Clearing Snow from your Roof

January 22, 2013 - 3:22pm

At The Co-operators we continue to build a relationship with our clients beyond purchasing a policy. Here are some helpful loss prevention tips to protect your home and cottage this winter:

Caution is required when removing snow or ice from your roof. Untrained workers could be injured, and damage may be done to the roof covering and material. Personnel assigned to the task should be physically capable, properly trained and have the right equipment to do the job without endangering themselves, others or the structure. Consider hiring professionals to remove snow from all roof surfaces.

Tips to assess and prepare for snow removal:

• When heavy snow falls are experienced, you should be prepared to inspect roof areas for heavy snow loads. Pay attention to vulnerable areas (roof valleys, overhangs, lower roof sections, etc.) where snow tends to drift and accumulate.

• Check interior areas where you can for any truss deflection or leaks. If there are some immediate concerns, ensure that no one is permitted inside of the structure until the load is adequately cleared.

• Snow or ice should be removed from overloaded areas after establishing that the roof can hold the extra weight of equipment and workers.

• Be careful not to compound a problem by piling snow on another area of the roof during removal, as this could overload that section causing a collapse.

• Use caution to not damage the roof covering, which could lead to water leaks when the snow and ice melts. Avoid using pick type tools that could pierce or damage the roof membrane.

• Avoid using open flame torches to melt ice. This will often damage the roofing or the joint seals resulting in water leaks.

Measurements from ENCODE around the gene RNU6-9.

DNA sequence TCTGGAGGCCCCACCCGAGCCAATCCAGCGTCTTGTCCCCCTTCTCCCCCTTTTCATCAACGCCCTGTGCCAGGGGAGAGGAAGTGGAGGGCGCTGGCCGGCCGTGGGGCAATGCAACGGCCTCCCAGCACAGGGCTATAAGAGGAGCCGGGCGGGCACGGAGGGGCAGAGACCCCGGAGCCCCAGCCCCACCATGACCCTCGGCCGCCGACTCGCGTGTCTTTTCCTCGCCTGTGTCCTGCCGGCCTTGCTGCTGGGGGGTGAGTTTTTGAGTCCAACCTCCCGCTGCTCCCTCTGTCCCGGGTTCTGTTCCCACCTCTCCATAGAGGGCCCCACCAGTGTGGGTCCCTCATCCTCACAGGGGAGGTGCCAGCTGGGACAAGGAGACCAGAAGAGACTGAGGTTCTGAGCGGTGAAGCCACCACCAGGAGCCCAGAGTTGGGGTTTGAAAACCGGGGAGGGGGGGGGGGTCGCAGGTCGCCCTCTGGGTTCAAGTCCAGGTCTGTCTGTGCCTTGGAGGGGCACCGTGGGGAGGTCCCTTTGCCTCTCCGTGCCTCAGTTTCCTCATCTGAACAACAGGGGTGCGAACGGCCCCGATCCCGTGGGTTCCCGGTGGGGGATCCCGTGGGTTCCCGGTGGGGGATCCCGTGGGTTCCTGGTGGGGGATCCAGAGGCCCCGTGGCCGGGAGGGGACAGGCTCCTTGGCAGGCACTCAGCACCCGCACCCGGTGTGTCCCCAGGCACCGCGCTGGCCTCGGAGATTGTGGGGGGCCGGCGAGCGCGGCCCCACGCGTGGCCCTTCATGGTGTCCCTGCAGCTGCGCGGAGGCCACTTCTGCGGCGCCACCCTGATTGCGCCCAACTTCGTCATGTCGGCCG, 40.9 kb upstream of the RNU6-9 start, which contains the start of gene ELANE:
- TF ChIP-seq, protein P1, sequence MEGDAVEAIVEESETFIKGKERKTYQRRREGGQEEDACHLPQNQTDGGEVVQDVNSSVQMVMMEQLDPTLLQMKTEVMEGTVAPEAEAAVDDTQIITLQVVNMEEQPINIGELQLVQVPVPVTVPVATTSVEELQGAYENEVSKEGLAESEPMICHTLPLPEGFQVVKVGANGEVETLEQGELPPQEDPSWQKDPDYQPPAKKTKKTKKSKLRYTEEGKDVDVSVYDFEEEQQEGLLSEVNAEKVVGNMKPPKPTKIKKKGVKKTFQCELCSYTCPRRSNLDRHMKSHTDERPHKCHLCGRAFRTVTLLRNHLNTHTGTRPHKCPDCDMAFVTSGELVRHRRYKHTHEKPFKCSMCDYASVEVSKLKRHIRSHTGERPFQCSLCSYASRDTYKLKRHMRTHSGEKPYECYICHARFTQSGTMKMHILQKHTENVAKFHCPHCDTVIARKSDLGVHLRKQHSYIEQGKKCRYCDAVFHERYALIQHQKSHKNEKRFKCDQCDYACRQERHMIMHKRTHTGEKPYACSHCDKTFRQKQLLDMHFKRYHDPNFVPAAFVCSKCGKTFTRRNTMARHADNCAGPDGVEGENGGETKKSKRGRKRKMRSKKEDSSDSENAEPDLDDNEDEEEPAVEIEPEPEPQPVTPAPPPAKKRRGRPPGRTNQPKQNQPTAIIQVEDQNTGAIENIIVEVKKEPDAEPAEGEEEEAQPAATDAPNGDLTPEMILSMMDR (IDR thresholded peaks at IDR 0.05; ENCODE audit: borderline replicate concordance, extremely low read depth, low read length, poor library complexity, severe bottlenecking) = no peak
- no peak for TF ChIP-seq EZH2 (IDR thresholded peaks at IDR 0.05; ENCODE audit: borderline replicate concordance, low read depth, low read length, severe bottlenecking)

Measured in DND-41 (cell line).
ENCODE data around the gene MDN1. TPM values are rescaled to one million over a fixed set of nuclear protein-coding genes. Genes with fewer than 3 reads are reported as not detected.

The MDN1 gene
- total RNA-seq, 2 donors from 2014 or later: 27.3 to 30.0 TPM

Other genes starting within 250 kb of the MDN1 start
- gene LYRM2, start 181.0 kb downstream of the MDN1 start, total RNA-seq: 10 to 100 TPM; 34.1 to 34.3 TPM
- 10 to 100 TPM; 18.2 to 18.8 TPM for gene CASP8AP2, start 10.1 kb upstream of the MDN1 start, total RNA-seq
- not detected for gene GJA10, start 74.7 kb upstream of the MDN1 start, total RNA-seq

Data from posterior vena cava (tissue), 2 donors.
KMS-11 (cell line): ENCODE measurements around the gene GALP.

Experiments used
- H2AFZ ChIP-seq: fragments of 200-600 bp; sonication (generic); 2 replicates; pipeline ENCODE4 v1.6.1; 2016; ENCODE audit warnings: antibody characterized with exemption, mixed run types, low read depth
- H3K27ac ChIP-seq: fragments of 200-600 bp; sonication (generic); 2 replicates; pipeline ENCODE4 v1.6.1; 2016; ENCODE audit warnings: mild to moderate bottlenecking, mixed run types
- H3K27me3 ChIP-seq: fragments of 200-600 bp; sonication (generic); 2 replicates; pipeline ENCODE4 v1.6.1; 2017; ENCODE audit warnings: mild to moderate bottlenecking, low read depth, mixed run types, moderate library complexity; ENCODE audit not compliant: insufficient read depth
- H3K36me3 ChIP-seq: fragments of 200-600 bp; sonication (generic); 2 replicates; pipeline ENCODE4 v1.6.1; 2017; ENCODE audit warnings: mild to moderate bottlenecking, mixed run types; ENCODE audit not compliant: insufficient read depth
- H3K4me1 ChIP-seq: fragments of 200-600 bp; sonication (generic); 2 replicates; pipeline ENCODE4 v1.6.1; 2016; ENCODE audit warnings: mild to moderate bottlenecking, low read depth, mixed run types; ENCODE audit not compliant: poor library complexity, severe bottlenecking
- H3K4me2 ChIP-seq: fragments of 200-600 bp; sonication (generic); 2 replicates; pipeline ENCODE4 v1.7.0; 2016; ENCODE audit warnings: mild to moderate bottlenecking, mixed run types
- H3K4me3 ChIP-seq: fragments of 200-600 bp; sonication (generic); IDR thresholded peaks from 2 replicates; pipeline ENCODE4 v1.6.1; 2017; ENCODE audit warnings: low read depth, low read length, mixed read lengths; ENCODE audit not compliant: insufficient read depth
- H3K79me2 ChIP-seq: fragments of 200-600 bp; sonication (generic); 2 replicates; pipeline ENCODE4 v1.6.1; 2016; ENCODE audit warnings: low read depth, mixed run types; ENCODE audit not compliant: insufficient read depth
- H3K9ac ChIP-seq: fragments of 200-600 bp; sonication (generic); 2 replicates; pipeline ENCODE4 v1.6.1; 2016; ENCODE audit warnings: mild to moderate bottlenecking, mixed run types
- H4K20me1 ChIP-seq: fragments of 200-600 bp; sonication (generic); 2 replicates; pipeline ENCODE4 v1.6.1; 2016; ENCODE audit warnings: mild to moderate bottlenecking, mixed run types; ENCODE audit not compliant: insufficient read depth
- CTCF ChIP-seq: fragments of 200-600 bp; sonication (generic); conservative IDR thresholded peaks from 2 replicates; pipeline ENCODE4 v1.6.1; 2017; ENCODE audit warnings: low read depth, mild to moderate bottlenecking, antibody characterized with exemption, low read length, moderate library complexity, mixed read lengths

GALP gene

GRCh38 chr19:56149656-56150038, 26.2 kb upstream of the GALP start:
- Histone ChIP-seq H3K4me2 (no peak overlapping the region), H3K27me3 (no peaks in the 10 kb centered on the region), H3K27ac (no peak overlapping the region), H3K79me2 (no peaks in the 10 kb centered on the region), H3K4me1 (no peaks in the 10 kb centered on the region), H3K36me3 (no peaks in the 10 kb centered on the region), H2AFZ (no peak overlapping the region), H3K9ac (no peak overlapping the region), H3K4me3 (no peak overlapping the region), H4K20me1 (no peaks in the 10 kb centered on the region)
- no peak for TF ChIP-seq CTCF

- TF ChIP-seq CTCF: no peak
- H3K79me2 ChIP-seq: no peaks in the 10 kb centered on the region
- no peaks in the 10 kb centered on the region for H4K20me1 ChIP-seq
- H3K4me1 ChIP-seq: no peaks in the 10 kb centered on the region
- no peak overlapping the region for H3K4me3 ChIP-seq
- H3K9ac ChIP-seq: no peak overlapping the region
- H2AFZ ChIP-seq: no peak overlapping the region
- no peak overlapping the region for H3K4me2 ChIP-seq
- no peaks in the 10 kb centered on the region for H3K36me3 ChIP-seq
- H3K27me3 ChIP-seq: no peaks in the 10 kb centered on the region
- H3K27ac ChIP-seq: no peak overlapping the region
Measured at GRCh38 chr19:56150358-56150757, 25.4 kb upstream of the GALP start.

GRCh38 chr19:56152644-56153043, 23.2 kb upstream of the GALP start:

• Remove snow/ice accumulations from skylights and around any roof mounted equipment or openings.

• Keep all drains, eaves troughs and roof edges clear of snow and ice to allow for proper run-off. Drains and downspouts should be kept clear and directed away from walkways, parking areas or locations where water can pond. Slip and fall hazards occur when water freezes. As well, water damage problems can be created when warm weather arrives.

Provide warning signs and restrict access to applicable areas along buildings where snow or ice could fall onto parking areas or walkways. Extra precautions are needed to clear these areas during snow removal from roof tops.

Clearing Ice from your Roof

At The Co-operators we continue to build a relationship with our clients beyond purchasing a policy. Here are some helpful loss prevention tips to protect your home and cottage this winter:

Ice damming occurs when snow and ice on a roof cannot escape through eaves troughs and downspouts. The snow and ice goes through a freeze and thaw cycle, creating a barrier at the edge of the roof. This ice dam forces the trapped water back up a roof line where it can enter the attic area under shingles or other openings.

Warm air from attic space can also cause ice damming. The warm air melts the snow, forming ice on the roof edges. This creates an ice dam, trapping and forcing additional melting snow under the roof covering.

Roof protection - shielding members under the first three feet of shingles - is uncommon on older homes. Even when this roof protection is installed, any penetrations are openings for water to bypass. Ice dams and water can travel further than three feet, causing damage.

The following preventive steps can help reduce ice damming problems:

• Keep all drains, eaves troughs and roof edges clear of snow and ice to allow for proper run-off. Drains and downspouts should be kept clear and directed away from walkways, parking areas or locations where water can accumulate and create slip and fall hazards.

• Remove excess snow from roofs and roof penetrations (vents, chimney stacks). This will lessen the snow load concern and reduce water potential to form ice dams. Caution is required when removing snow or ice from your roof. Consider hiring professional contractors as they are trained and have the necessary equipment.

• Assess the attic area for heat loss. The warmed air on the underside of the roof covering could be a major contributor to ice damming problems.

Ask us about ways we can help you be prevent losses to your home! Call Francine Gareau, Associate Insurance Advisor at The Co-operators, #3 1400 Sixth Ave. Prince Albert 953-1636, or visit our website at www.cooperators.ca
 

Join the Discussion

paNOW is happy to provide a forum for commenting and discussion. Please respect and abide by the house rules: Keep it clean, keep it civil, keep it truthful, stay on topic, be responsible, share your knowledge, and please suggest removal of comments that violate these standards. See full commenting rules.